Proteinuria and haematuria an update
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Proteinuria and Haematuria – an update. Alex Heaton 11.02.2009. What is normal?. Normal 80 +/- 25 mg/day (<150 mg is quoted as upper normal limit). Adolescents up to 300 mg/day ( ♀ 10-16 years, ♂ 12-18 years). Measurements of proteinuria. Dipstick tests 24 hour urinary protein

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Proteinuria and Haematuria – an update

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Proteinuria and haematuria an update

Proteinuria and Haematuria – an update

Alex Heaton

11.02.2009


What is normal

What is normal?

  • Normal 80 +/- 25 mg/day (<150 mg is quoted as upper normal limit).

  • Adolescents up to 300 mg/day (♀ 10-16 years, ♂ 12-18 years)


Measurements of proteinuria

Measurements of proteinuria

  • Dipstick tests

  • 24 hour urinary protein

  • Urine protein/creatinine ratio

  • Urine albumin/creatinine ratio


Why bother testing urine

Why bother testing urine?

  • Detection of renal disease

  • Cardiovascular risk factor


Clinical significance of proteinuria

Clinical significance of proteinuria

Proteinuria on dipstick in healthy patient

? Any systemic disease, e.g hypertension, diabetes mellitus  likely renal disease

>1 gram a day  likely renal disease

>3.5 g/day  likely glomerular disease


Protein in urine what next

Protein in urine – what next?

  • establish persistent proteinuria

  • clinical assessment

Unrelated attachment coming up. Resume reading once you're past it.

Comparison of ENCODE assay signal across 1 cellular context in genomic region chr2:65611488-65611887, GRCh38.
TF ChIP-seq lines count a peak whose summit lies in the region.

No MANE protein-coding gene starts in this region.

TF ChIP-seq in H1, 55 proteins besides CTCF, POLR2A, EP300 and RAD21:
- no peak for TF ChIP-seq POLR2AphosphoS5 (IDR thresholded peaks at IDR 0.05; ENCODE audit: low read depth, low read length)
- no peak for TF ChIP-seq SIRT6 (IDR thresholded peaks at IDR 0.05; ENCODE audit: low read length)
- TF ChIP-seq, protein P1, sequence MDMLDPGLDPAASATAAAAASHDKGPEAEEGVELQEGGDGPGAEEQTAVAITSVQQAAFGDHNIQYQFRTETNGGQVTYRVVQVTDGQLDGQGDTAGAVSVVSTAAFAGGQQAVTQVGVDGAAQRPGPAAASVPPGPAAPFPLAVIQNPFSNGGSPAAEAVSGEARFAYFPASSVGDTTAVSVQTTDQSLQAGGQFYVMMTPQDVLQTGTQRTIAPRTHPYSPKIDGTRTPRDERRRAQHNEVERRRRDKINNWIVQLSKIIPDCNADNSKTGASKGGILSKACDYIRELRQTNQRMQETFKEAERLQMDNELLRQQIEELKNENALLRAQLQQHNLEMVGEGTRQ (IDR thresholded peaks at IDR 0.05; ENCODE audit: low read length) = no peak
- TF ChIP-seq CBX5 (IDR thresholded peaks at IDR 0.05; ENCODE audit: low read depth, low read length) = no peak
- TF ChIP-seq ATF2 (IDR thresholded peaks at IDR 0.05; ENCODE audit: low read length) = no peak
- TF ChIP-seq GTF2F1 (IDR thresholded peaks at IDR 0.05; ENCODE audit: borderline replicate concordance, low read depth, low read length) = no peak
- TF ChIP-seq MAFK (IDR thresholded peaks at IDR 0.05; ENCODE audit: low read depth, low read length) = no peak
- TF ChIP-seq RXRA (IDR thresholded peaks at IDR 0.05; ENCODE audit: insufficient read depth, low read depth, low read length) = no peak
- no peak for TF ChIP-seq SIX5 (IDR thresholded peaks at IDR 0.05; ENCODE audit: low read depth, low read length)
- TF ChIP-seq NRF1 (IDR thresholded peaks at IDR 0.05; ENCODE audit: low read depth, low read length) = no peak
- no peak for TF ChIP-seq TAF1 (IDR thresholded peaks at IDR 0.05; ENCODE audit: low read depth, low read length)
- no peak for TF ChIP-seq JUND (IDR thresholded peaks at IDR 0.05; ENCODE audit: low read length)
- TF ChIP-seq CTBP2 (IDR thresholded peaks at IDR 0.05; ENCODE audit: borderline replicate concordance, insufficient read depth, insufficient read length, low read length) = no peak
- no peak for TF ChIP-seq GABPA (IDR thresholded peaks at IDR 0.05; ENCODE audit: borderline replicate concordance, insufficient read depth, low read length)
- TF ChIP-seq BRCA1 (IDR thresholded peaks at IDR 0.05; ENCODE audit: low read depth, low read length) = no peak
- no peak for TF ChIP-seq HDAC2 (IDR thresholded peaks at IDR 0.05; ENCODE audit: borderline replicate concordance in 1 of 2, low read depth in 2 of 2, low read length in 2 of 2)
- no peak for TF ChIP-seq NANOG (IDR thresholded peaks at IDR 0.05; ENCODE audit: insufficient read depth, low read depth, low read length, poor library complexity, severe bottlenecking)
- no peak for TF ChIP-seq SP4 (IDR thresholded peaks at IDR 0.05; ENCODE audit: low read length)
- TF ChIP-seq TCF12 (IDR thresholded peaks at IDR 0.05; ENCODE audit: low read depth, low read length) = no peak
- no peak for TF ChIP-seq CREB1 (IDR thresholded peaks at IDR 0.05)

• interpreting test results


Step 1 establish persistent proteinuria

Step 1. Establish persistent proteinuria

proteinuria (1+ or more)

exclude urinary infection

repeat urinalysis after at least one week

↓ ↓

1+ or more continuetrace or negative –

no action


Step 2 initial assessment if persistent proteinuria 1 or more

Step 2. Initial assessment if persistent proteinuria 1+ or more

  • send early morning urine for albumin/creatinine ratio

  • blood tests: U & E’s, fasting glucose, cholesterol and albumin

  • Check blood pressure


Step 3 what to do with an albumin creatinine mg mmol result

Step 3: What to do with an albumin/creatinine(mg/mmol) result

  • <5 within reference range

  • 5-30 does not indicate renal disease but consider cardiovascular risk factors

  • 31-70 check 6 monthly blood pressure and ACR. No need to refer to nephrology unless patient also has haematuria, severe hypertension, eGFR <60 or a systemic disease

  • >70refer to Nephrology


Proteinuria summary

Proteinuria - summary

  • urine protein testing is worthwhile (vs blood)

  • use dipstix to decide when to test further

  • albumin : creatinine ratio instead of 24 hour collection.

  • use ACR to decide who to refer


Haematuria

Haematuria

  • frank haematuria – high yield on investigation

  • microscopic haematuria

    + symptoms – high yield

    - symptoms – low or very low yield


Microscopic haematuria

Microscopic haematuria

  • trace blood + no symptoms – no investigation

  • 1+ or more, confirmed on repeat testing – investigate/refer?


Urology referral

Urology Referral

  • male

  • >40 years

  • smoker

  • industrial exposure to hydrocarbons

  • chemotherapy

    = cystoscopy


Renal referral

Renal referral

  • eGFR < 60

  • proteinuria (ACR >30)

  • hypertension

  • family history

    = nephrology


What tests

What tests?

  • eGFR

  • plain urinary tract X-ray

  • ultrasound

  • ? urine microscopy ? cytology


Summary haematuria

Summary - haematuria

  • try to avoid testing asymptomatic patients

  • most asymptomatic patients do not need referral?

  • limited benefit from renal referral unless specific indication.


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